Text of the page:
Almost everything is automated nowadays – you don’t have to go outside to hail a taxi because you just need to open an app and book for a ride; you don’t need to wait for the morning paper by your doorstep because you will be bombarded with news from all over the world on your iPad, and you don’t have to head to the grocery store to get what you need because you can have it delivered at your house.
In short, everything is being spoon-fed to us even when we don’t want it. While technology has paved the way for advancements and discoveries that are useful to human beings, it has also, unfortunately, became a reason for some jobs to become obsolete, thereby making it a problem for us as well.
Curious if what you now do for a living will not exist in the next 50 years? Here’s an idea:
Taxis are most often than not the most reliable form of public transportation, especially in dire times (e.g. when drunk or sick), but as mentioned, you can just wait for it in the comfort of your home and finally go outside once your ride is waiting for you. With the rise of services like Lyft and Uber, cabbies are forced to switch to their side and become a driver for these companies.
Plus, with the increasing number of self-driving electric vehicles, it is now possible to ditch drivers for your taxi business. Labor reporter Steven Greenhouse guessed that because of the automation of vehicles, 5 million jobs will be gone.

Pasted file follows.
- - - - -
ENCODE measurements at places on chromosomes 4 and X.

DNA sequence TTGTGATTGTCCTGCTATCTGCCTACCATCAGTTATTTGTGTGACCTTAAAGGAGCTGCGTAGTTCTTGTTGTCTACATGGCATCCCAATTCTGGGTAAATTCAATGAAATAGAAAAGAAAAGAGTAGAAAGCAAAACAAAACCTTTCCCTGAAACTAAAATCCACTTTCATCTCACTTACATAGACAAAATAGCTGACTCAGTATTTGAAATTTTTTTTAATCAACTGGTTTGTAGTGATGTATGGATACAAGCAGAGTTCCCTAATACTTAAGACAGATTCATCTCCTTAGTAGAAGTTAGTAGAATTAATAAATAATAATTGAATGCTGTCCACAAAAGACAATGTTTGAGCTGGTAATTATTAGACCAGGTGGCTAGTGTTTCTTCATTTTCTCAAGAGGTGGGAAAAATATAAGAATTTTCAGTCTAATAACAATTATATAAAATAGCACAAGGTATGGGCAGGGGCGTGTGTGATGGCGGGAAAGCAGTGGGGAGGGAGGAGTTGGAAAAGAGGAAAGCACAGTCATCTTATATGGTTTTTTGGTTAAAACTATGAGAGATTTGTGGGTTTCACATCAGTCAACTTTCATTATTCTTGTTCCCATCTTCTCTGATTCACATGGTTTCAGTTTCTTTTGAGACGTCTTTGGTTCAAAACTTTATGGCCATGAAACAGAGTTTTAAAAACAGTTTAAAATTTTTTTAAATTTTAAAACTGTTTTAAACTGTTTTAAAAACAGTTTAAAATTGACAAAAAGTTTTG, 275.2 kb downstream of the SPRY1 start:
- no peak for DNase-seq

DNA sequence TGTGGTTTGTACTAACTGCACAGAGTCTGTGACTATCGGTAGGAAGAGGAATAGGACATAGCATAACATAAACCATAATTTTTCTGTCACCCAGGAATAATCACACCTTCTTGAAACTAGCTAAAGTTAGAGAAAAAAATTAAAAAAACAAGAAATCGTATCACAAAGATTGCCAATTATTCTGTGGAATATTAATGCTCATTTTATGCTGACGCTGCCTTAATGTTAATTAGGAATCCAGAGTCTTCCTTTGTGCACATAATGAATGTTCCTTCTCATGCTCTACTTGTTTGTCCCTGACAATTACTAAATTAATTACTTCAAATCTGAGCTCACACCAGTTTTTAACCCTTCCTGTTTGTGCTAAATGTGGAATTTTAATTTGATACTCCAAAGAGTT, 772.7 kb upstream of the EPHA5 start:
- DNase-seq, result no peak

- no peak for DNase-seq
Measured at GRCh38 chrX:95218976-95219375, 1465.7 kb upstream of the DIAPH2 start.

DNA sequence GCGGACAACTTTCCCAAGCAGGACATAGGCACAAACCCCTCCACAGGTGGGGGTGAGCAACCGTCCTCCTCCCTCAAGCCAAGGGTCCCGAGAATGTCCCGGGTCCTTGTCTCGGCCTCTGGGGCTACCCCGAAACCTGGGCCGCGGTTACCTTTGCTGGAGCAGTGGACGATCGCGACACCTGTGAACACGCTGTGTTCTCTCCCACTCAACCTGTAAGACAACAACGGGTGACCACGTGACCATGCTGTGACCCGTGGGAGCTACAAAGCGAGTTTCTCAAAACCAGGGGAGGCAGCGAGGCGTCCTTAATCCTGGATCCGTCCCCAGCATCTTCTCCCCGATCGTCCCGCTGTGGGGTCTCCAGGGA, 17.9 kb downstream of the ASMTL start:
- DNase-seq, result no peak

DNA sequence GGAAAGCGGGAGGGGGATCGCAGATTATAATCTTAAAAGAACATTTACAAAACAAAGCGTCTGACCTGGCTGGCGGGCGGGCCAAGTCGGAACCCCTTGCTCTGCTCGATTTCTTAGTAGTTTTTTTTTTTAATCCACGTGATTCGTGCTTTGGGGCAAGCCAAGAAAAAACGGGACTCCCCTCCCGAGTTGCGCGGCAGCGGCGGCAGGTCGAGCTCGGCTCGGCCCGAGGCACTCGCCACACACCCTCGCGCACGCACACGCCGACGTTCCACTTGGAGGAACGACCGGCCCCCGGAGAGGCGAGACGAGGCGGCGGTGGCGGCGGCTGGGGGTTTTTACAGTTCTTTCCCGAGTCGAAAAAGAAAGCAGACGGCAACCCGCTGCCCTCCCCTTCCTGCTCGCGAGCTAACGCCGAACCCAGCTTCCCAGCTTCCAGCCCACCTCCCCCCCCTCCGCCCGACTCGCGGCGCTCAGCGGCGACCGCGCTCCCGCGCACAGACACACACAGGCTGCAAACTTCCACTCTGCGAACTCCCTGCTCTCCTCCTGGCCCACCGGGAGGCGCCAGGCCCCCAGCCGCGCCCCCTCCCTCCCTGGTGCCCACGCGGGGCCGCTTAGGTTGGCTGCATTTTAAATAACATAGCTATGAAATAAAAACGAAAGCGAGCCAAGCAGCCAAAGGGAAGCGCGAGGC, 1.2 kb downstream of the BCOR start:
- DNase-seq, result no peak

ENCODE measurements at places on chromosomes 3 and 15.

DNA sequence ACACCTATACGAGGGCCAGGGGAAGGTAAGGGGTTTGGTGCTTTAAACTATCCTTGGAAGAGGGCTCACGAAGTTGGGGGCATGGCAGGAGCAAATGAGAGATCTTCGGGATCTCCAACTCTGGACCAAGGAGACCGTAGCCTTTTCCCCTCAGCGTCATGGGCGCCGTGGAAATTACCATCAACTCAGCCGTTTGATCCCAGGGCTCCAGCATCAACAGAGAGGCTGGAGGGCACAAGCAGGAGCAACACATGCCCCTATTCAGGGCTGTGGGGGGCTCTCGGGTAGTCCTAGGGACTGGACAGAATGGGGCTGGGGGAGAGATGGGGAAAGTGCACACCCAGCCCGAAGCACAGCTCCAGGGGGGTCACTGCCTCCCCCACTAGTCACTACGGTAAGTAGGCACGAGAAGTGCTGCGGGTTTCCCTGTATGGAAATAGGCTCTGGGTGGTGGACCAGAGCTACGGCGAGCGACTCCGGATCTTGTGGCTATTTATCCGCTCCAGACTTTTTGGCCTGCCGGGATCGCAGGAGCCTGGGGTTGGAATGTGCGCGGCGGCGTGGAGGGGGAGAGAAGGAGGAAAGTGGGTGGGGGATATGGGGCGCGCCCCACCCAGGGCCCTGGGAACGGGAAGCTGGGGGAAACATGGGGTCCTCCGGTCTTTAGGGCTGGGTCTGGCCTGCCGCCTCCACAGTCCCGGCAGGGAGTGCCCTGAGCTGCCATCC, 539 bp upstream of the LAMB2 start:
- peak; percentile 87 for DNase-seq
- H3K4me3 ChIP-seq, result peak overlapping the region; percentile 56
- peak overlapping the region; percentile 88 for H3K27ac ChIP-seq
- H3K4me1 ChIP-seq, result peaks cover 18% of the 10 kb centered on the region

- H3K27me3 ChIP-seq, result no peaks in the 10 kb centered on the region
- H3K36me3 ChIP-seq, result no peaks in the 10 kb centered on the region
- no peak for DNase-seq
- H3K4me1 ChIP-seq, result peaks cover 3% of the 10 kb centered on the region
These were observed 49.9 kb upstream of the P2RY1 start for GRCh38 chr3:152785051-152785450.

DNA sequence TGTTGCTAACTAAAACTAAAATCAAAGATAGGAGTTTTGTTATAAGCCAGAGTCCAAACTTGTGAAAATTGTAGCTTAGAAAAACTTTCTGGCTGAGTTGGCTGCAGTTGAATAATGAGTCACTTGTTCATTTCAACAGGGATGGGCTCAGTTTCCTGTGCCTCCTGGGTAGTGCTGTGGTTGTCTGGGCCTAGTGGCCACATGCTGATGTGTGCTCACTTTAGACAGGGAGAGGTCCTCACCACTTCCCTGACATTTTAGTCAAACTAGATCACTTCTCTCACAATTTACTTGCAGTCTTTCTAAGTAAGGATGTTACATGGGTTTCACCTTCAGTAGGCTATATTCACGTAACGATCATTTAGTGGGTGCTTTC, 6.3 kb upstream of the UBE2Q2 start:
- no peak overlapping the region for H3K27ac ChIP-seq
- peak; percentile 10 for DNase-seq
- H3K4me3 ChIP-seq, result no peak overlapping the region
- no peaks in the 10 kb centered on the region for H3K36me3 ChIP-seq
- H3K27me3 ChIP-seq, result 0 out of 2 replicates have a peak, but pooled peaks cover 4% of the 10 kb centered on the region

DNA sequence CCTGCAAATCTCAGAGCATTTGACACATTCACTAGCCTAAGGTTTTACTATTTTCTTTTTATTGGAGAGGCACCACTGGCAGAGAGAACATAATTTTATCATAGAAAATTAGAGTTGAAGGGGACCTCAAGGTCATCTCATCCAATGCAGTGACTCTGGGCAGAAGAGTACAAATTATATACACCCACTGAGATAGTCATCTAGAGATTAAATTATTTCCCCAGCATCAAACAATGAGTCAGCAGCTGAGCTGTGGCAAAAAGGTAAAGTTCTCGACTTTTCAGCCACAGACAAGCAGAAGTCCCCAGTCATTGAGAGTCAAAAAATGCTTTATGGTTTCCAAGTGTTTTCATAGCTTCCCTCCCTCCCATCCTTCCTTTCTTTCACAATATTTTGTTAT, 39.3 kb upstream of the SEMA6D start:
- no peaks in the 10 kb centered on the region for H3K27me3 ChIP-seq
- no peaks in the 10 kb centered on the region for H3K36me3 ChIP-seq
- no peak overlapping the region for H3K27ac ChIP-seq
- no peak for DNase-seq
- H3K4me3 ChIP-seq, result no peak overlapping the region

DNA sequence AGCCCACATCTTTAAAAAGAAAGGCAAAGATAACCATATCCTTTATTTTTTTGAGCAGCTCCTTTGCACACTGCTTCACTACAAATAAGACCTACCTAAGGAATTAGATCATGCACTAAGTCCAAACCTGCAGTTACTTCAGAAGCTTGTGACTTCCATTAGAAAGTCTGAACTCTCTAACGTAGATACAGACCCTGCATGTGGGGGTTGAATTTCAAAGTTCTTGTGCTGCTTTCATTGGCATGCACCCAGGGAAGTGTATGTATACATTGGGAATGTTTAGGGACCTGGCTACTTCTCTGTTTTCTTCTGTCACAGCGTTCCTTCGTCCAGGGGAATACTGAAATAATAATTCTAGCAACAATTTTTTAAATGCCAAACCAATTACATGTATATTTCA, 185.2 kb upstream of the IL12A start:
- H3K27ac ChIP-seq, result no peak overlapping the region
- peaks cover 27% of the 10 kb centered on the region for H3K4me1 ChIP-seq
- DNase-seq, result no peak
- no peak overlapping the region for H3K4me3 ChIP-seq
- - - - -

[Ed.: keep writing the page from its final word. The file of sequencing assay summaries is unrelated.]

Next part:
Human beings will still continue to eat food, so, no, farms will not stop producing one of our basic necessities. However, because there have been and will be many inventions for easier farming and more yield with less use of manpower, you shouldn’t be surprised if the entire process will be done by machines or robots in the near future.
As such, this field is technically evaporating right before our very eyes. The ones that will suffer are farmers, who may soon be replaced by scientists or artificial intelligence.
As for the fate of cashiers, there are many grocery stores that have already axed their clerks and replaced them with self-checkout counters. Gone are the days when you need someone to give you your change because now, you can pay for what you buy through online transfers.
Is print dead? A lot of people like to believe it and that’s because of the transition of old-fashioned newspapers and magazines to digital.
Who can blame them? More and more people are choosing the more accessible option of having their news delivered to their phones, tablets, and laptops, which they can read anytime, anywhere.